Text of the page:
We so wanted to attend a local vigil for George Floyd yesterday – the day of his memorial service -- but because of our concern for the coronavirus and social distancing, we didn’t. Instead, I embarked on my own morning vigil honoring Mr. Floyd with a visit to our town’s little cemetery, next to the park where the vigil would be held.
The small space is sandwiched between a tiny residential street to the west and the park to the east. Old oak trees shaded me as I walked amongst gravesites and headstones dating back to the late 1800s chiseled with details of loved ones lost. The only other person there was a man in his 80s walking with a cane.
From its hilltop over the park, I saw the public swimming pool and the silhouette of the San Gabriel Mountains. I’ve always loved roaming through cemeteries because they tell the story of a place. I will never forget when, while on a media tour in Ireland’s rugged County Kerry in the south (Jacqueline was with me), I asked the bus driver to stop briefly at a small cemetery off the country roadside. He accompanied me to the grounds and as I stood quietly beside fresh flowers laid on a mother’s grave, the driver who was standing somewhere behind me, began reciting the famous war poem, “In Flanders Fields,” written during the First World War by John McCrae, a Canadian army doctor. There are no words for that poignant moment.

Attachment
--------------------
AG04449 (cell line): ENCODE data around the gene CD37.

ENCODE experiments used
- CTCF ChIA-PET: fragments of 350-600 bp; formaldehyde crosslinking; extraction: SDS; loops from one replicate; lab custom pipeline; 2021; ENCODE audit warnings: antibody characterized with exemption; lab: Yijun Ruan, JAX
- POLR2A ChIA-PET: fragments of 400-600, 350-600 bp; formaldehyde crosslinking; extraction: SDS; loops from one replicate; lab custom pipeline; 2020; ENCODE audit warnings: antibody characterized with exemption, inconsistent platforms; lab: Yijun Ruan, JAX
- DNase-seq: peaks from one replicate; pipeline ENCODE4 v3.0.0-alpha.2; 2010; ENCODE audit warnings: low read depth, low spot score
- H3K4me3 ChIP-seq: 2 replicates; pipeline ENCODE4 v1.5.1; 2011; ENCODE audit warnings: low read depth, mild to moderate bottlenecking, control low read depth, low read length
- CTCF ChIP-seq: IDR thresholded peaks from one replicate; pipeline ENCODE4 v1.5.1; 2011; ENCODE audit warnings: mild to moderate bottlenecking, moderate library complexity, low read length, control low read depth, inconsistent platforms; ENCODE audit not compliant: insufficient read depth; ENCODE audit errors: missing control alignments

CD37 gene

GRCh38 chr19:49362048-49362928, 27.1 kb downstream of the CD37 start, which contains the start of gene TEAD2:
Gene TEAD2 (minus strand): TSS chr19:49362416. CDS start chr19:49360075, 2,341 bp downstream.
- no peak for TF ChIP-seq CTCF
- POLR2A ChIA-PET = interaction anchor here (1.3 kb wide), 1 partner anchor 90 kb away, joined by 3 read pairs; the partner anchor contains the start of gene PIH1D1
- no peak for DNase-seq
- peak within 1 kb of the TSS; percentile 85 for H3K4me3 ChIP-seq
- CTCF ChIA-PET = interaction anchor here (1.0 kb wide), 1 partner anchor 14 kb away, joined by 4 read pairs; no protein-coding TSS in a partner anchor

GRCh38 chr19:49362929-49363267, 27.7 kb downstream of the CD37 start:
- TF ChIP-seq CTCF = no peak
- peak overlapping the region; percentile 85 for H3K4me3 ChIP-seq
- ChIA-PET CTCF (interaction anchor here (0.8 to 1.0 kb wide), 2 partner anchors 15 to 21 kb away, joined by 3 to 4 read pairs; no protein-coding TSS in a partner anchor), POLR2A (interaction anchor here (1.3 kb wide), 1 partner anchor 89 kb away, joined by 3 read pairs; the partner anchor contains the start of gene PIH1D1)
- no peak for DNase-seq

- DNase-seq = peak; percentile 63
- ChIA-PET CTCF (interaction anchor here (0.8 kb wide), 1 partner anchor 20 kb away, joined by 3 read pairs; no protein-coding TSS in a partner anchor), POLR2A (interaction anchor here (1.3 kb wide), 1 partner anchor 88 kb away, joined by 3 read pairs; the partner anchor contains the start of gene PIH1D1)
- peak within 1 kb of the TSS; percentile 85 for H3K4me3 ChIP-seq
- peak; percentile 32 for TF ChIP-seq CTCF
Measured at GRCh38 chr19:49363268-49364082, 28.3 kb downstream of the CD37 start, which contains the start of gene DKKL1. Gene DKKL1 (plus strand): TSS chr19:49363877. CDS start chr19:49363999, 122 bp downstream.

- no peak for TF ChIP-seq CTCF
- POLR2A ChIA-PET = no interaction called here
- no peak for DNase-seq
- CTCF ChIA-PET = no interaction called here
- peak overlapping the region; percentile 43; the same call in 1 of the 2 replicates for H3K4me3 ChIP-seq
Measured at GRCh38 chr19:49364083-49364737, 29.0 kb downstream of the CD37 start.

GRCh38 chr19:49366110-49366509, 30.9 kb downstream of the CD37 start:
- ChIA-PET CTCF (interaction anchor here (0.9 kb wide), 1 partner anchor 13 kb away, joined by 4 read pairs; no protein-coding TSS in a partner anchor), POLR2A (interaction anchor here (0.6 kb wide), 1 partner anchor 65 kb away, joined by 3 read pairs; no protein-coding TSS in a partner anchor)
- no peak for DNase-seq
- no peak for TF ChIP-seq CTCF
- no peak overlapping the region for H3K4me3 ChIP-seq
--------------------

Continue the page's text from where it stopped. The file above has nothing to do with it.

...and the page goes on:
In the afternoon, Louie and I decided to drive to the park to check out the vigil activity. We made a quick stop in town to pick up something. That’s when we ran into a mother and her six-year-old twin daughters carrying their hand-made hot pink “Black Lives Matter” signs. “I thought the vigil was at the other park,” the friendly mom said as she and the girls began heading east to Sierra Vista Park less than a mile away.
At the park, people were still lingering in small groups, including police officers chatting with attendees. “There were about 300 people,” an officer told me. Social distancing? He said they did the best that they could do. We couldn’t help but feel hopeful seeing so many young people come together in solidarity for human rights.
After the park visit, we took Louie’s car for a longer drive to Pasadena because, as we have been sheltering at home, his car had not been driven for a while. Along the way were more signs calling out for justice.